"Mao's Last Dancer" recounts the remarkable story of Chinese ballet superstar Li Cunxin, who was plucked from poverty at a tender age to study dance, not fully comprehending the extraordinary journey he was about to embark on. A delicate, well-acted endeavor, director Bruce Beresford nevertheless feels compelled to underline every last emotion, escalating the melodrama and obscuring the grit and toil of Li's journey, turning an engaging bio-pic into something more blandly approachable.
Pulled from his family as a child to study ballet at the Beijing Dance Company, Li Cunxin (played as an adult by dancer Chi Cao) faced endless instruction, shaping him into a master dancer and studied student of rigid Communist teachings. Selected to tour with the Houston Ballet in 1981 under artistic director Bo Stevenson (Bruce Greenwood), Li came to embrace the overwhelming American way, soon falling in love with a young dancer named Liz (Amanda Schull), while achieving fame on the stage. With his stay coming to an end, Li makes a rash decision to achieve citizenship, putting his career, his political ties with China, and his family back home at risk, instilling the accomplished dancer with a sense of guilt he can't bear.
"Mao's Last Dancer" is at war with itself, with one half of the picture urging dramatics into television movie hysterics, while the other half retains a beautiful cinematic stance, bolstered by pleasingly low-fi cinematography and the inherent grandeur of the ballet sequences. Beresford ("Driving Miss Daisy," "Tender Mercies") looks to spread out Li's pain for clearest view, urging his actors to react broadly, painting the conflict with immense brush strokes. It leaves the film open to all demographics, with some assured tears in the final reel, yet Li's story seems more challenging and reflective than what's presented here -- an interior journey of disillusionment and remorse that cut the man more profoundly than the movie lets on.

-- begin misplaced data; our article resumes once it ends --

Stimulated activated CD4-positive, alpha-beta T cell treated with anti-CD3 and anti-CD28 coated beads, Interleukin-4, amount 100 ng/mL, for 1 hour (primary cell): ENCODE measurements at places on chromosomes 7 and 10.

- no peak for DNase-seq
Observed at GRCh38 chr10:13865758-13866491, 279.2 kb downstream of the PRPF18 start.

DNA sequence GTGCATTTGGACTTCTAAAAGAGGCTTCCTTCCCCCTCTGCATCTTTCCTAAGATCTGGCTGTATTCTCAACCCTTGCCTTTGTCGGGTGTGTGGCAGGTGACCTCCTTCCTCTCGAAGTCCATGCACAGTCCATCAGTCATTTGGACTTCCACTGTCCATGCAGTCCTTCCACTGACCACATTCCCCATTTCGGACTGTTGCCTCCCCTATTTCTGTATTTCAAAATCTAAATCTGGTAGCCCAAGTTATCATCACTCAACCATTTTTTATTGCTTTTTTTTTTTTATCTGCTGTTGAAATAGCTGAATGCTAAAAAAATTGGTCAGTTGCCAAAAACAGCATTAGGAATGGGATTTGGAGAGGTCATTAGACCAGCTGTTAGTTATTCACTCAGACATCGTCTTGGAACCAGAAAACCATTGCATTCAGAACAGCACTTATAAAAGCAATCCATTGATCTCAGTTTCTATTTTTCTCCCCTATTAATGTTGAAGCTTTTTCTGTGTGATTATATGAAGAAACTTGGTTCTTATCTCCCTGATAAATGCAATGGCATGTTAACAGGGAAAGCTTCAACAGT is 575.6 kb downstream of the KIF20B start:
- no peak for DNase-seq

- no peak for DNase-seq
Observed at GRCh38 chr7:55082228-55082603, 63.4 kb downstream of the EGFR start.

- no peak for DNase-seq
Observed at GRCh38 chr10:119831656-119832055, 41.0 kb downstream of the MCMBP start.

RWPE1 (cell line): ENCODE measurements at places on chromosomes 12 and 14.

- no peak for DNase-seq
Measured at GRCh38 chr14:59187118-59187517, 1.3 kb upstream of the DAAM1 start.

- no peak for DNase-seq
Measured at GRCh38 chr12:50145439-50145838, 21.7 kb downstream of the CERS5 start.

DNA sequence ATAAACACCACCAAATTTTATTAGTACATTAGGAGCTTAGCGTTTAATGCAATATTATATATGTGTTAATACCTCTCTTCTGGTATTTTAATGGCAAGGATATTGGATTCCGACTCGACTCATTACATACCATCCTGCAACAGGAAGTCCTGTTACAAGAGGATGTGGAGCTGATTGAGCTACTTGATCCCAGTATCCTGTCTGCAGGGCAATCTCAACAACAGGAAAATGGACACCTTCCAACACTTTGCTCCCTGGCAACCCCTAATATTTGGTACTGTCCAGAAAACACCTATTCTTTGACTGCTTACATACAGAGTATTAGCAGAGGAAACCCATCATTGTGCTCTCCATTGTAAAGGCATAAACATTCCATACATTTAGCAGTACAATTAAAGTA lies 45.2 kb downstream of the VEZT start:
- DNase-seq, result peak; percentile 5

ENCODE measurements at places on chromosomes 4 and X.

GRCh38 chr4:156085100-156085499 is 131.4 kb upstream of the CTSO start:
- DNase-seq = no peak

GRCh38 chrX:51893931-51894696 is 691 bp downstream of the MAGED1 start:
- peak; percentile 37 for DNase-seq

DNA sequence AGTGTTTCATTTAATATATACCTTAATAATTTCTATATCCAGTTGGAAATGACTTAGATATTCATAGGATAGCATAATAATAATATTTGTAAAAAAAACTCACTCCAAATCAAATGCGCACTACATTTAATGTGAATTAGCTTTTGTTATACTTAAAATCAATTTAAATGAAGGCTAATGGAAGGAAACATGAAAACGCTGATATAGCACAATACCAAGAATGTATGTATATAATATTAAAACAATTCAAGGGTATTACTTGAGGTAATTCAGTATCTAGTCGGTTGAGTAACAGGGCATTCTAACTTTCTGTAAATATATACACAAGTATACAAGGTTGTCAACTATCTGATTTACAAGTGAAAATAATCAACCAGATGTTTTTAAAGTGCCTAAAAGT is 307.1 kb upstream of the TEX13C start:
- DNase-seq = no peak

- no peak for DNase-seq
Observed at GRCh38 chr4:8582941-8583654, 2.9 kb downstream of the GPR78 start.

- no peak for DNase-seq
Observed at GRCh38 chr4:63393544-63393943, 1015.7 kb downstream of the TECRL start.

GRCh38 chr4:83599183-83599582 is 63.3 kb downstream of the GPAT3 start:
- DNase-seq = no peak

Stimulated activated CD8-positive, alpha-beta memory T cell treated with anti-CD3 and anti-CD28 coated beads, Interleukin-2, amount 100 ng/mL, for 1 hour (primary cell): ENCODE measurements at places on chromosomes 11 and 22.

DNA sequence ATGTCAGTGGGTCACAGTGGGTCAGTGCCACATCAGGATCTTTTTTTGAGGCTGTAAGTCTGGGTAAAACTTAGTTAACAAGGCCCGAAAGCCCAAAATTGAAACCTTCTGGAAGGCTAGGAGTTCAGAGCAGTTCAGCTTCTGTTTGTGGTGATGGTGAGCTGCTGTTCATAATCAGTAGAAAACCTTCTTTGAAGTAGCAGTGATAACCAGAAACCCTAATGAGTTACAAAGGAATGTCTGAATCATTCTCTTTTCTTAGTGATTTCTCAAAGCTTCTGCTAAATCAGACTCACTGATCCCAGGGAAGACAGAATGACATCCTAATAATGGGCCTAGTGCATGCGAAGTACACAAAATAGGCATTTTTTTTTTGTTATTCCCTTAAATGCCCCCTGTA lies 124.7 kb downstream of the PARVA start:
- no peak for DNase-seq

While a story of dance and training, the film also follows political consequences, as Li comes to question his Communist upbringing in the shadow of Mao Zedong. A film of flashbacks, Beresford seeks to communicate a confliction of education versus experience, tracing Li's rigid, instructed suspicion of a capitalist nation as it breaks down in the face of free expression. It's a compelling character arc that builds to a mid-movie point of history, where Li was held captive inside the Chinese Embassy for 21 hours, brainwashed by officials to return home while friends and lawyer Charles Foster (Kyle MacLachlan) fought for his citizenship in the lobby.
"Mao's Last Dancer" slowly winds around Li's life, utilizing Chi's performance skills superbly to envision a man of extreme talent facing a life without a home. It's a deeply felt film that slips out of Beresford's grasp now and again, but remains engrossing and elegant to its final moves.
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